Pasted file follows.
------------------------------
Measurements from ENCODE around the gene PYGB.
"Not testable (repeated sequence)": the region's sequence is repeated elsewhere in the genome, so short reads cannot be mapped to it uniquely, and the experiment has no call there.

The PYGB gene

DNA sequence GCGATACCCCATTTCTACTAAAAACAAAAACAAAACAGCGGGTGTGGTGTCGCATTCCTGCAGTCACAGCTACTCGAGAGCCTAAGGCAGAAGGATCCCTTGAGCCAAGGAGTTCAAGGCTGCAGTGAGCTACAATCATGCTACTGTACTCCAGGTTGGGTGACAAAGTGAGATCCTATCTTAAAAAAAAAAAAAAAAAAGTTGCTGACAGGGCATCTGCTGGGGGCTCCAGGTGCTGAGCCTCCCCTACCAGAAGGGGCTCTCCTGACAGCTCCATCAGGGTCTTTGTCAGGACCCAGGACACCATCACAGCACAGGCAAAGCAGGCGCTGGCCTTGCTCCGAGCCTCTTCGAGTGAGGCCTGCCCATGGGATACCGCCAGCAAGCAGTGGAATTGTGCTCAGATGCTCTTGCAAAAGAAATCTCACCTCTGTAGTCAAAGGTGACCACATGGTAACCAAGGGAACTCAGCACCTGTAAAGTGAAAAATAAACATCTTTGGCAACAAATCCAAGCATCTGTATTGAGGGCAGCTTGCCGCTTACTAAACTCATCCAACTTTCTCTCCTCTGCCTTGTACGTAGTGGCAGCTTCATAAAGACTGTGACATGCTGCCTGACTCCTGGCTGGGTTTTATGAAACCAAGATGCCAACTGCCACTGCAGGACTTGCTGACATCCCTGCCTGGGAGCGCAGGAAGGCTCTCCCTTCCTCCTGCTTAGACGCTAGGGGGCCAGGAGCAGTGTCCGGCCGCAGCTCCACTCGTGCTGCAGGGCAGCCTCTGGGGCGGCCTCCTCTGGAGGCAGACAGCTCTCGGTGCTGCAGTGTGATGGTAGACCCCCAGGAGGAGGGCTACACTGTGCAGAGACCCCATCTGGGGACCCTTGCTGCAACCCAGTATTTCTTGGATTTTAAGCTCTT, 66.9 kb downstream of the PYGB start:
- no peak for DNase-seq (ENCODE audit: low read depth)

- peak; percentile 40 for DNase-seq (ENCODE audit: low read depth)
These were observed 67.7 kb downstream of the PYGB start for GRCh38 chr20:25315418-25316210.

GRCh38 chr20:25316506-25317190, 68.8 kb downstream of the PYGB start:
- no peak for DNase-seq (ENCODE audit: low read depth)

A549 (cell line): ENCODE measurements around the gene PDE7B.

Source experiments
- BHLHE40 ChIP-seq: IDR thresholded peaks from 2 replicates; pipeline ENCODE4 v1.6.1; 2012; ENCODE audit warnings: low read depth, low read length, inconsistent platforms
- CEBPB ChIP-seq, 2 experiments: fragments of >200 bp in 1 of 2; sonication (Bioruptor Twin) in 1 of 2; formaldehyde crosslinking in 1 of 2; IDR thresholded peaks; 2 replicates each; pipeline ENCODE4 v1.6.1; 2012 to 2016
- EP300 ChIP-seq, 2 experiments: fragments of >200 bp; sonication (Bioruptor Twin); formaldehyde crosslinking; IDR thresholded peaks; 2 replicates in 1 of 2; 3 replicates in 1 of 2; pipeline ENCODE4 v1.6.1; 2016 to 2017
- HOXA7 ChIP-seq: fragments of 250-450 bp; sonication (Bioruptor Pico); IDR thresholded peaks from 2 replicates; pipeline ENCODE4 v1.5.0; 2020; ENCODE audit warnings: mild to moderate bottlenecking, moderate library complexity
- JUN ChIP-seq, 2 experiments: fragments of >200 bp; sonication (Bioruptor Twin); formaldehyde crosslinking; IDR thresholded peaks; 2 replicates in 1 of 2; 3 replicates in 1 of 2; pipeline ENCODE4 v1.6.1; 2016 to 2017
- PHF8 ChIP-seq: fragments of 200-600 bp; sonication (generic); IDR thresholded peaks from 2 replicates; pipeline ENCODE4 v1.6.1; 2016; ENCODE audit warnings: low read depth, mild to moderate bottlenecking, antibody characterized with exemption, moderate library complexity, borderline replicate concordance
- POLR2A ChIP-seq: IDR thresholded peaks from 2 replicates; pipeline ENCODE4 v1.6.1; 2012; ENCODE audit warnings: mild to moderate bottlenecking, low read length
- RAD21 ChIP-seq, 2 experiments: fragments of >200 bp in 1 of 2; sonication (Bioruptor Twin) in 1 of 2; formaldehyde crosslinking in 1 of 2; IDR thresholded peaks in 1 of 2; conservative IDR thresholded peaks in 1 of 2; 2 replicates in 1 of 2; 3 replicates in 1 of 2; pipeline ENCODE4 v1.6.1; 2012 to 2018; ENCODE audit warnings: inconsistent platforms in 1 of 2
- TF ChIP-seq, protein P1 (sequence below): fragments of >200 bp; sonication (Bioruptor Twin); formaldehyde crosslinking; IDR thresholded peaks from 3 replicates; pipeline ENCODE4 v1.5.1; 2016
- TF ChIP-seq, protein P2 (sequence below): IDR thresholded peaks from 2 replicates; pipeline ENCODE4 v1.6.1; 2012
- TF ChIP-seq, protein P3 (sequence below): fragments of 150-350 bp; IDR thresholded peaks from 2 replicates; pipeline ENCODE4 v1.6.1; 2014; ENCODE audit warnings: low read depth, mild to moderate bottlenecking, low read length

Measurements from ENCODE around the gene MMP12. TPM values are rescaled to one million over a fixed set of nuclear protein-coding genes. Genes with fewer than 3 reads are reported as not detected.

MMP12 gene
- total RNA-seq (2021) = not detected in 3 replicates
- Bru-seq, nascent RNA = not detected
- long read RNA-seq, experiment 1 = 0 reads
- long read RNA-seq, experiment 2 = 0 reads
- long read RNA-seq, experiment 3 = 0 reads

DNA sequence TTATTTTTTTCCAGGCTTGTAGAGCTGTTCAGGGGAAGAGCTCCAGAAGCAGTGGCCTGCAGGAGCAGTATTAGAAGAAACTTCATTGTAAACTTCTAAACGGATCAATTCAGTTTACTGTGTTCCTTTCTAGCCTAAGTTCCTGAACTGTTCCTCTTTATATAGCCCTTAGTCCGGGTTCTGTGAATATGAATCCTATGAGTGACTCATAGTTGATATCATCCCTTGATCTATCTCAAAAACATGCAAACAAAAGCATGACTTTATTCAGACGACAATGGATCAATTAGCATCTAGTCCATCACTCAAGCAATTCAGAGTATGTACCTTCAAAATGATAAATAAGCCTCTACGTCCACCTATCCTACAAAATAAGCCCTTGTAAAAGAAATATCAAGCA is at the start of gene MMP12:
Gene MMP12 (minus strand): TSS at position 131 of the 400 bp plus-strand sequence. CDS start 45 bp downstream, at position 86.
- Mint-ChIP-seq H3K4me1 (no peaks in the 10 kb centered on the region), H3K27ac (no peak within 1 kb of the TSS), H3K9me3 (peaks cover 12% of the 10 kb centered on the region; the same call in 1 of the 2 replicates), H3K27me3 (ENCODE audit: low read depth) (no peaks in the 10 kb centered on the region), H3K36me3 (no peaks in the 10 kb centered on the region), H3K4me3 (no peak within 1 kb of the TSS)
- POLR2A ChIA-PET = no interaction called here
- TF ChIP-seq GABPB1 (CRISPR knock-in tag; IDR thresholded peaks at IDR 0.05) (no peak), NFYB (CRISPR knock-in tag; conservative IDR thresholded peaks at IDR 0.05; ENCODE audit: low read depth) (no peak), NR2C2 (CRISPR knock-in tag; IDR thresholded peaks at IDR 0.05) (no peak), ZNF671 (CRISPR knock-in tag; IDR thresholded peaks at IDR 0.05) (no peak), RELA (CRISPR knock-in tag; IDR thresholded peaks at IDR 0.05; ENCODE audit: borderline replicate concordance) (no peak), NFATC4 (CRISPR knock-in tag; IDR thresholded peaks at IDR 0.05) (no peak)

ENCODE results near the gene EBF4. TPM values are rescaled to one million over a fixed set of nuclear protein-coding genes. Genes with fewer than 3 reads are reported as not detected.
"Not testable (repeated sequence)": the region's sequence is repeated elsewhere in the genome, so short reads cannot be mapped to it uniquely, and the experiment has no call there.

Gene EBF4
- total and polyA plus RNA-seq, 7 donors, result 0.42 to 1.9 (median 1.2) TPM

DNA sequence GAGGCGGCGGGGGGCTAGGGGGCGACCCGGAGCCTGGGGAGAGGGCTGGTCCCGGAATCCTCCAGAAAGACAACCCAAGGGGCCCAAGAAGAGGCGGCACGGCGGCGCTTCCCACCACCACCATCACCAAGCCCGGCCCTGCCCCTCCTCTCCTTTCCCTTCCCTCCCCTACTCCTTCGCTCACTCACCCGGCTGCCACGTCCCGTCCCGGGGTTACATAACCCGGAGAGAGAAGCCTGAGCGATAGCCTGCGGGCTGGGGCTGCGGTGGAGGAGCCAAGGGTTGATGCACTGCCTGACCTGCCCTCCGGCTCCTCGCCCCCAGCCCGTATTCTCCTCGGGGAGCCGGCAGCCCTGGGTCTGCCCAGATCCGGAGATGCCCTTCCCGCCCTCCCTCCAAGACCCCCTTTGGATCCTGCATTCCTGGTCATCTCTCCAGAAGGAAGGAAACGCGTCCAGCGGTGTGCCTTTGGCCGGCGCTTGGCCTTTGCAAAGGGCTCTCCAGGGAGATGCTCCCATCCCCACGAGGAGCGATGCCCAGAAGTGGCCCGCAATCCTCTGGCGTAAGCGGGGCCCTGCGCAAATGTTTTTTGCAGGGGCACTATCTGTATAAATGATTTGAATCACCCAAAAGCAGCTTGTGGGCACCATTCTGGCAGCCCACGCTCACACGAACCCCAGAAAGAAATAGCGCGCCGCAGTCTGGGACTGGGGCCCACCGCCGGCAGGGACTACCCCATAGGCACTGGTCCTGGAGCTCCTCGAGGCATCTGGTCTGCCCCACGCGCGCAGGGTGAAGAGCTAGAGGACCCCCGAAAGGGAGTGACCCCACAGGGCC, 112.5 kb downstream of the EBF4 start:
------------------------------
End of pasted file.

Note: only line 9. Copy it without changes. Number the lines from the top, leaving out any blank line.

- no peak for DNase-seq (ENCODE audit: low read depth)